After reading soldiers' letters about this same issue, I believe Crane was on target. A Connecticut private for example, wrote just before his first battle: "I am so afraid I shall prove a coward. I can hardly think of anything else. Let the consequences be as they might, I'd rather die like a brave man than have a coward's ignominy cling around my name and live. Of all names most terrible and to be dreaded is coward.

    She had asked him: "aren't you scared when you go into combat?

    Common-place: Back to the Battlefield

    Don't you want to run away? I will say I do not wish to die, but I have too much honor, too much courage to hold back while others are going forward. One crucial factor I think that made this motivation stronger in Civil War armies than in American armies since World War I is that, as you know, Civil War units, most of them, were geographically recruited from the same community or region. Many of the men in a regimental company in these volunteer regiments had been friends and neighbors back home.

    Their families knew each other. Thus, any reports of cowardice, or bugging out, or skulking on the battlefield not only would ruin a man's reputation among his comrades, but if the news reached home, it would bring disgrace to him and his family. He could never hold up his head again at home or in the army. An Ohio officer wrote to his wife about another officer from their town who had, as he put it, "proved himself a coward on the battlefield.

    What a stigma for men to transmit to their posterity: 'your father was a coward. So I will stand up to the work I have commenced. This relationship between the behavior of soldiers on the battlefield and the communities from which they came is something that can be pointed out in battlefield interpretation. As I said, there is a kind of universality about this as a motivation for men not to run away in combat, but to go forward against the enemy. It would apply, I think, just about as much in other wars, not necessarily because of local recruitment and the family or the community dimension, but certainly in the primary group--the soldiers' buddies.

    But for the Civil War, I found that there were some special factors, not so much in what I call combat motivation, but what I would call initial motivation or sustaining motivation. The reasons they enlisted in the first place and the reasons that these volunteer armies stuck together were in considerable part the result of ideological conviction. In much of the earlier literature on Civil War soldiers, one might get the impression that such function did not exist. There is, or at least was, a common impression that most Civil War soldiers had little or no idea why they were fighting.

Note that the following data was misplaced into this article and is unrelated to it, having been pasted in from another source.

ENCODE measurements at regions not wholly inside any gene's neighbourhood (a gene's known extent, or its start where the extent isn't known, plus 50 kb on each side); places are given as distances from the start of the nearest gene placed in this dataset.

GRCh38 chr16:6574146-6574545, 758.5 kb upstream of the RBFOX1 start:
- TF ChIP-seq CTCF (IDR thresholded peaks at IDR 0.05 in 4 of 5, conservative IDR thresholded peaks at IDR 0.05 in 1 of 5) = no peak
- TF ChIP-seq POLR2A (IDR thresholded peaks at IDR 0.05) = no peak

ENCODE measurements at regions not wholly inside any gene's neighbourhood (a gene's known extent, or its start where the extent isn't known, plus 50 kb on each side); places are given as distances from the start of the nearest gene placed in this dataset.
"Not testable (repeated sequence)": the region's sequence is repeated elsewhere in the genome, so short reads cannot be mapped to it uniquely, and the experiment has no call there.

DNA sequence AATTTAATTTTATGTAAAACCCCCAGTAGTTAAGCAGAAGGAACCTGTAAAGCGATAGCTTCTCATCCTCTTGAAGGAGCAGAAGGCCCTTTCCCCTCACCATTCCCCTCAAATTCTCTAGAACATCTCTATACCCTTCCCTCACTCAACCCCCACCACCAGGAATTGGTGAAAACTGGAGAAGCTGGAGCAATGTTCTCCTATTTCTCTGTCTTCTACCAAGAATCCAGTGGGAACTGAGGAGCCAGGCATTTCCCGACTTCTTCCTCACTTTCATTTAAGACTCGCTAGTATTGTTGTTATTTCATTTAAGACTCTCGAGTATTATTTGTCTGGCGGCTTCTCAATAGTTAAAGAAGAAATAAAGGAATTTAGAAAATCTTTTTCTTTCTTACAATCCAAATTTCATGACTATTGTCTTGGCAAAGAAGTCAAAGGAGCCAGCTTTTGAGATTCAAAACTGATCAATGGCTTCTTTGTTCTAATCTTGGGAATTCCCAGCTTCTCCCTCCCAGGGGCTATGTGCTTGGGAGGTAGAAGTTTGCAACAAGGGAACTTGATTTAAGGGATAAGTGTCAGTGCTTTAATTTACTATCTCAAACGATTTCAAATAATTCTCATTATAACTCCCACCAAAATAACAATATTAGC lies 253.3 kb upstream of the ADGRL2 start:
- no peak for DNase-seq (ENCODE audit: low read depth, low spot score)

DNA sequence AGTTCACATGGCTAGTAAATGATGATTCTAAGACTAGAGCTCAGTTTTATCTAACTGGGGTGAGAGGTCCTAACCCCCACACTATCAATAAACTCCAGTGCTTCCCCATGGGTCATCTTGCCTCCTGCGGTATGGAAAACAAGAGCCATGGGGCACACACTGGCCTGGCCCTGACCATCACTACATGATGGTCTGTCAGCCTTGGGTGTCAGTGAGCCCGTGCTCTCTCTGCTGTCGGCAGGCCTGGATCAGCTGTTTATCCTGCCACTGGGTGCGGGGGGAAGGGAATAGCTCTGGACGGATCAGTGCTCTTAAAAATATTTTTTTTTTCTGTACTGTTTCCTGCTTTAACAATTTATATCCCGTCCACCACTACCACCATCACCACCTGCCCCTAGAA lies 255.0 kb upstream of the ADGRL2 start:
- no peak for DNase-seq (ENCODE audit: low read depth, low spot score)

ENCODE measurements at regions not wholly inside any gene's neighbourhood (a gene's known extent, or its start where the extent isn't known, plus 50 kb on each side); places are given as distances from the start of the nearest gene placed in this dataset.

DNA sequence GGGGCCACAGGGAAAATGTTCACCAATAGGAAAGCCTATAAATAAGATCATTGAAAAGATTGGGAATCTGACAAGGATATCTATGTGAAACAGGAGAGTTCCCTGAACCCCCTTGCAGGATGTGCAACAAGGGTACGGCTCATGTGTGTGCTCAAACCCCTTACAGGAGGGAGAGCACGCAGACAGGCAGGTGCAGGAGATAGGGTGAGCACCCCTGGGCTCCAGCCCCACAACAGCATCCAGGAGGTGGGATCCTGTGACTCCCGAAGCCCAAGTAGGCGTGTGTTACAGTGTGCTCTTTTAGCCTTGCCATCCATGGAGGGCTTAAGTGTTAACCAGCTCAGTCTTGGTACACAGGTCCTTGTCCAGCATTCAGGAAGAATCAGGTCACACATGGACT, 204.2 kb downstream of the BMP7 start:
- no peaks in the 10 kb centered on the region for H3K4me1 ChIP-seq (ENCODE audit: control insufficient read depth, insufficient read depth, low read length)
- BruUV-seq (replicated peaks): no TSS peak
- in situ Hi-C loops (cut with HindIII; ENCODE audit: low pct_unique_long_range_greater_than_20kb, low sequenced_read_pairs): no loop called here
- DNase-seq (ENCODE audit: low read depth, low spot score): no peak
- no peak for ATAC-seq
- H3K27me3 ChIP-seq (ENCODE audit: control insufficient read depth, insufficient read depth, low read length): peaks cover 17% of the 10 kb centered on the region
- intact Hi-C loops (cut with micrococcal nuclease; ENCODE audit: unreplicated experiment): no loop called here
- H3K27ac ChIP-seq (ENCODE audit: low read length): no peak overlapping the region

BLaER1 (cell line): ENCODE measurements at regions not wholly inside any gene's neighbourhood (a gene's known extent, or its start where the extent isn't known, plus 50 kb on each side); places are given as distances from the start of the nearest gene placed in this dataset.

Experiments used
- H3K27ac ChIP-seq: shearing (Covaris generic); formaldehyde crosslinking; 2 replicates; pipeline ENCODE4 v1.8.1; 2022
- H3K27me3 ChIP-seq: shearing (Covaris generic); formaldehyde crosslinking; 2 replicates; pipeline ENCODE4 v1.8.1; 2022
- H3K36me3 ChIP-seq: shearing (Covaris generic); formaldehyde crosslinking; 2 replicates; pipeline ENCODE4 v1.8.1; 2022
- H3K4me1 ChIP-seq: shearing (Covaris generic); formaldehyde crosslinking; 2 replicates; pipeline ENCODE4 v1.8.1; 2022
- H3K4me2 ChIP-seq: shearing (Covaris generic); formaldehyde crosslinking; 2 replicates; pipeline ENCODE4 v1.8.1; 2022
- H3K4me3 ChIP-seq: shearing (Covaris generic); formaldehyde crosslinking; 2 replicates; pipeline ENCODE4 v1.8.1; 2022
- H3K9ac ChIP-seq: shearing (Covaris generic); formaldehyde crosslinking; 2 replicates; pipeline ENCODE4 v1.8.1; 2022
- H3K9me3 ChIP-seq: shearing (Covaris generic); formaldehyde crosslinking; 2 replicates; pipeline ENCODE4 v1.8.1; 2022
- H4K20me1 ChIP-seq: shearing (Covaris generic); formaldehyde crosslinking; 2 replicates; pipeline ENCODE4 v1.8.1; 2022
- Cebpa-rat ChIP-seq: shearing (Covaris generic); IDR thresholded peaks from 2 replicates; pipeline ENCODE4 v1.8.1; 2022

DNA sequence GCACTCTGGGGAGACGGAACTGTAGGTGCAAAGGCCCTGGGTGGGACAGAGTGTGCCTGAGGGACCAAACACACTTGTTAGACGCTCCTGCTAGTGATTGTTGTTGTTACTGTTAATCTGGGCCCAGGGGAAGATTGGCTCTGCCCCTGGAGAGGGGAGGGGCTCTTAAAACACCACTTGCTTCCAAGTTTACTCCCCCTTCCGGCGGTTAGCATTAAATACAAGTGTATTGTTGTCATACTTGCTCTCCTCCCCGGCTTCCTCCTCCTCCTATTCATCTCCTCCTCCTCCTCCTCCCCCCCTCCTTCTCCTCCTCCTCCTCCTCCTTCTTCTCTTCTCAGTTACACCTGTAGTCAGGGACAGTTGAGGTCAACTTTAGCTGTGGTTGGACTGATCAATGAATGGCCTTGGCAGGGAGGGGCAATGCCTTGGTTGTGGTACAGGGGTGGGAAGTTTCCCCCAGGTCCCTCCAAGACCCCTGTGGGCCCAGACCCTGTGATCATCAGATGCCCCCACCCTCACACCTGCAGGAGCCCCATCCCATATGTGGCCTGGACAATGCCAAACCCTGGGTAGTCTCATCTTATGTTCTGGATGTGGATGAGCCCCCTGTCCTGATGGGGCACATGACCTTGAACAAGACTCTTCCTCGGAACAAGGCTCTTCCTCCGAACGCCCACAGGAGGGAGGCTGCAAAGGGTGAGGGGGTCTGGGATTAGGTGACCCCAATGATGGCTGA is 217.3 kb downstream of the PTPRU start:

In William Faulkner's novel, Sartoris, someone asked the Confederate veteran many decades after the war what the war had been about. He scratched his head and then replied: "damned if I ever did know. They didn't know what they were fighting for exactly and they fought on anyway.

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    That's what made them heroes. Bell Irvin Wiley, in his two classic works, Johnny Reb and Billy Yank, reflected on that theme in his discussions of soldiers' perception of the issues about which they were fighting. Wiley was writing under the influence of a lot of literature on combat motivation in World War II and in other modern wars, which argued that patriotism and ideology ranked almost last among several factors in combat motivation for World War II soldiers.

    Some World War II veterans agree with this, while others vigorously disagree. I watched some of the television commemorations on the 50th anniversary of D-Day in , and was struck by one veteran who said that the closer he got to the beaches of Normandy the less patriotic he felt. A British officer in World War II said: "It would be foolish to imagine that the average British or American soldier was thinking that he was helping to save democracy.

    He never gave democracy a thought. Well, I don't want either to challenge or reaffirm the truth of this argument about World War II soldiers.

    What I am concerned about is its validity with respect to Civil War soldiers. I am aware, as you are, that most soldiers in World War II and other modern wars have been draftees or long service regulars, while most Civil War soldiers were volunteers from civilian life who continued to consider themselves as citizens and voters in uniform rather than as professional soldiers. Knowing this, I wondered whether the denial of a strong ideological conviction that studies of World War II soldiers seemed to provide would apply to Civil War soldiers.

    But on the other hand there was Bell Irvin Wiley and others who claimed that it did. Jumping off the pages of many of these letters and diaries is a contradiction to this assertion about Civil War soldiers. I was really unprepared for the prevalence of ideological themes in many, obviously not all, of the letters and diaries I read of Civil War soldiers.